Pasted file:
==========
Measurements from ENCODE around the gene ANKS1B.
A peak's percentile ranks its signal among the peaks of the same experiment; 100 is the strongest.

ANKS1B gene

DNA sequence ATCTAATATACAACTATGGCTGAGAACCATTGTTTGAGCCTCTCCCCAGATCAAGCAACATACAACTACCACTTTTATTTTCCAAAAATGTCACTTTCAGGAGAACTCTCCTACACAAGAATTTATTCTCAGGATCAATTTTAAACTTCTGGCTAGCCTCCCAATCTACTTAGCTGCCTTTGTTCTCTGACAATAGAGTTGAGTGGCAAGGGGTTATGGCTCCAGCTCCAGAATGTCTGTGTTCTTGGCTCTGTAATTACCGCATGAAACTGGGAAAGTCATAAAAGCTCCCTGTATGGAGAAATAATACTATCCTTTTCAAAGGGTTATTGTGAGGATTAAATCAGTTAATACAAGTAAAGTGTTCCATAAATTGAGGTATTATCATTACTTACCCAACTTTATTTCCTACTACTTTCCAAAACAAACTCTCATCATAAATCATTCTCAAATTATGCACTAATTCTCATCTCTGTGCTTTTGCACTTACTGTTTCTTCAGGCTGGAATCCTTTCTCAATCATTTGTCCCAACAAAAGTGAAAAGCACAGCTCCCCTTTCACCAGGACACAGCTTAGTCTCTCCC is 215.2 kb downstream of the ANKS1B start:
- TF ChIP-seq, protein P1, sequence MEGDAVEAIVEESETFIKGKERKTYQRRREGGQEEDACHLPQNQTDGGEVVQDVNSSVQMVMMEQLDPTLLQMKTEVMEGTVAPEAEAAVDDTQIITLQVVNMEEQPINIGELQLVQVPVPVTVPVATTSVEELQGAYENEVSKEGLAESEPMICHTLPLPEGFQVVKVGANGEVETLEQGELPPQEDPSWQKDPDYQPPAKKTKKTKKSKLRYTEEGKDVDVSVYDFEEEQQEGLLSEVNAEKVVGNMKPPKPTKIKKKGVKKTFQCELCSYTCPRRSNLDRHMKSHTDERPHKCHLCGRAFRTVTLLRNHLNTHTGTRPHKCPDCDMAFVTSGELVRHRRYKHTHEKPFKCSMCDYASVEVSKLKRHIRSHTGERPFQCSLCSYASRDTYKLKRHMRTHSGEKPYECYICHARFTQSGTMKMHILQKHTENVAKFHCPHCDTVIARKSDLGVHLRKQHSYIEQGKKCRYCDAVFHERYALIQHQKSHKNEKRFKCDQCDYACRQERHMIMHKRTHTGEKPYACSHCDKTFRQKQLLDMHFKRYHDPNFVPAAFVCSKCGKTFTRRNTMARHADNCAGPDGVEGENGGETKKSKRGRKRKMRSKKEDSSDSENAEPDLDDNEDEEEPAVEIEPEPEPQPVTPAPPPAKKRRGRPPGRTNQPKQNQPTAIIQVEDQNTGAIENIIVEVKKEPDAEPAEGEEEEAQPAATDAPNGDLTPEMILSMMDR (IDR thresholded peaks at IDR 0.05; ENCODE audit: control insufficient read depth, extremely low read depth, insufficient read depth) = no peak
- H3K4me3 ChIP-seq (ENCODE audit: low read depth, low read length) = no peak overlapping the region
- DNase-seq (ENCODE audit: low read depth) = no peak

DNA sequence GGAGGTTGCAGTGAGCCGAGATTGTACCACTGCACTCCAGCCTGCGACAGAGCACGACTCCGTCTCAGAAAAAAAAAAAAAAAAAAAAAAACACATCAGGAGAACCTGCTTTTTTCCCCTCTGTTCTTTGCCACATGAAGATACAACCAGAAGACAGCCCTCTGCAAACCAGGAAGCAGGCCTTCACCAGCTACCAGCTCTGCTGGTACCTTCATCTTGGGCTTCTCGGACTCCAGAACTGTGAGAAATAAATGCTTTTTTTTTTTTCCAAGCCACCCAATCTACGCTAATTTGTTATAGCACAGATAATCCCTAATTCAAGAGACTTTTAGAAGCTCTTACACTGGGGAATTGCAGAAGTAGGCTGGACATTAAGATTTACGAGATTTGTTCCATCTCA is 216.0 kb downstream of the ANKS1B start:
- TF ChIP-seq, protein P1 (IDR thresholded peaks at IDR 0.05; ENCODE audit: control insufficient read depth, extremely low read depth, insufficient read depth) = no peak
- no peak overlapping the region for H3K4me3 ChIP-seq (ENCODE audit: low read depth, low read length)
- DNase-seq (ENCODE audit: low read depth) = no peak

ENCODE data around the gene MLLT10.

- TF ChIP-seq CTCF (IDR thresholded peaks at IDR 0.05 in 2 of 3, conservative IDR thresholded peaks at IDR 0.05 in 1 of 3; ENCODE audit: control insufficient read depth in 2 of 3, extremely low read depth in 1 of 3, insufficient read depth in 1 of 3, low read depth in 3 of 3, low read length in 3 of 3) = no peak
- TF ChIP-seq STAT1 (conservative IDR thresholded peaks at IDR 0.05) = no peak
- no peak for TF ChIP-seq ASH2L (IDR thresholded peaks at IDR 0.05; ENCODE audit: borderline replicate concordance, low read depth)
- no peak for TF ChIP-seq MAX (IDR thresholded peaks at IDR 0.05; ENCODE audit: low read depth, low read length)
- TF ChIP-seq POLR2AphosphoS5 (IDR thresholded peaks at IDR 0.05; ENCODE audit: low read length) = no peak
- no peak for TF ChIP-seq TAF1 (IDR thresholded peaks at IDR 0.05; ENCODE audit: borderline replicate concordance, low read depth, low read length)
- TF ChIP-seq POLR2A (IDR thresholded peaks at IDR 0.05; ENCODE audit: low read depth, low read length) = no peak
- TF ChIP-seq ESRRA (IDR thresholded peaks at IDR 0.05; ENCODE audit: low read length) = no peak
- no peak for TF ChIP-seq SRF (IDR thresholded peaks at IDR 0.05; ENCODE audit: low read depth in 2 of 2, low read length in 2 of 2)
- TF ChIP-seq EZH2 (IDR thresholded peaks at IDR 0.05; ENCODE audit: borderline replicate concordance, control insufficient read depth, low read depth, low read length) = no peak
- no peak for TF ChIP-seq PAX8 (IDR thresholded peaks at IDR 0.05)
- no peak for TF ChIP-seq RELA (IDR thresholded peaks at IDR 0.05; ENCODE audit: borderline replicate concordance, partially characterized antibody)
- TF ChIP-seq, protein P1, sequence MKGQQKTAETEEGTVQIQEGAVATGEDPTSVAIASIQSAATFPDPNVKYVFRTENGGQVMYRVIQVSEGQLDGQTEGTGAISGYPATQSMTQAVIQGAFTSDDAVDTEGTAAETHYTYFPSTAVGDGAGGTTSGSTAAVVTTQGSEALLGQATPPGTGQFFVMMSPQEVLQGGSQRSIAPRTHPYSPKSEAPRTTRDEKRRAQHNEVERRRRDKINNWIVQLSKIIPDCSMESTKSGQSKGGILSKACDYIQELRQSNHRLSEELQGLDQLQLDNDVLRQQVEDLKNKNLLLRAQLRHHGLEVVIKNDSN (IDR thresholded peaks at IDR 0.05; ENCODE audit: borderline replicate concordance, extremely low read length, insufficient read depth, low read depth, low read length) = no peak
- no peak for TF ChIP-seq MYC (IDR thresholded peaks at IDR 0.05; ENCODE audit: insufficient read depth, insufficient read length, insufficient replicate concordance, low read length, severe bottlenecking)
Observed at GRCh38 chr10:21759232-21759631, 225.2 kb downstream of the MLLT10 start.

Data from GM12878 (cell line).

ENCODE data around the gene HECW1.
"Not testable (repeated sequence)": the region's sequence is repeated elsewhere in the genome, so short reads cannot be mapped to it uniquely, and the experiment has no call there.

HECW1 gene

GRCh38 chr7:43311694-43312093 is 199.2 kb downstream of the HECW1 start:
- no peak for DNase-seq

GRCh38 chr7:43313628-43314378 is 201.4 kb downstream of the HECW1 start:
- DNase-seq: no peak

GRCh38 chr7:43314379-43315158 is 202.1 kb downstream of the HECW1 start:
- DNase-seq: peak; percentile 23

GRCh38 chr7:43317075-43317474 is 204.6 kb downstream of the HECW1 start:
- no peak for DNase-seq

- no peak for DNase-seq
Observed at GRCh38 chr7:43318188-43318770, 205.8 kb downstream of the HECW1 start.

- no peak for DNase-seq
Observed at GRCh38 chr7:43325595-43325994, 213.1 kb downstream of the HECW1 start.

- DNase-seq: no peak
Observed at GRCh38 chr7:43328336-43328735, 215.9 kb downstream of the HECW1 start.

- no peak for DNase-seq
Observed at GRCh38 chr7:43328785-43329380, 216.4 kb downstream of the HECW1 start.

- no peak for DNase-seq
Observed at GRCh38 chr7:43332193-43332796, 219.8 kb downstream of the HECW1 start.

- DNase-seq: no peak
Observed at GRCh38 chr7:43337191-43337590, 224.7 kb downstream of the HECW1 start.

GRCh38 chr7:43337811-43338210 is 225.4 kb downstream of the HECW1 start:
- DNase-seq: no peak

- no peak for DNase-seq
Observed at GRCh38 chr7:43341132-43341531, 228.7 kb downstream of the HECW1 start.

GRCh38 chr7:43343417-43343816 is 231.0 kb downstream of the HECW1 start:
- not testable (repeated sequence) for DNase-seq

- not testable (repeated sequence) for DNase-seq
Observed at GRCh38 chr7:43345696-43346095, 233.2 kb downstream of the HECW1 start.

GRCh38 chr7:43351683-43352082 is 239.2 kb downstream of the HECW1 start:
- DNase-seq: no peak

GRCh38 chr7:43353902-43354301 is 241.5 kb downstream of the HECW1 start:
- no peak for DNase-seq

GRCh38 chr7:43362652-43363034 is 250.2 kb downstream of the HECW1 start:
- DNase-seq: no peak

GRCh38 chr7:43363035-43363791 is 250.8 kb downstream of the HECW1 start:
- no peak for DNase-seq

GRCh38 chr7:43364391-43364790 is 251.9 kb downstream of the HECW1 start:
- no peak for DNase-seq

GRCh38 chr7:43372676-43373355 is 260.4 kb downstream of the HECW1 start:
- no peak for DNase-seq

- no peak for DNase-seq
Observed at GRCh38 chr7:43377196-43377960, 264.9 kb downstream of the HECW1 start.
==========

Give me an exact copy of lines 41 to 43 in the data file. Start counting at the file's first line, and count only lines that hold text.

Observed at GRCh38 chr7:43318188-43318770, 205.8 kb downstream of the HECW1 start.

- no peak for DNase-seq
Observed at GRCh38 chr7:43325595-43325994, 213.1 kb downstream of the HECW1 start.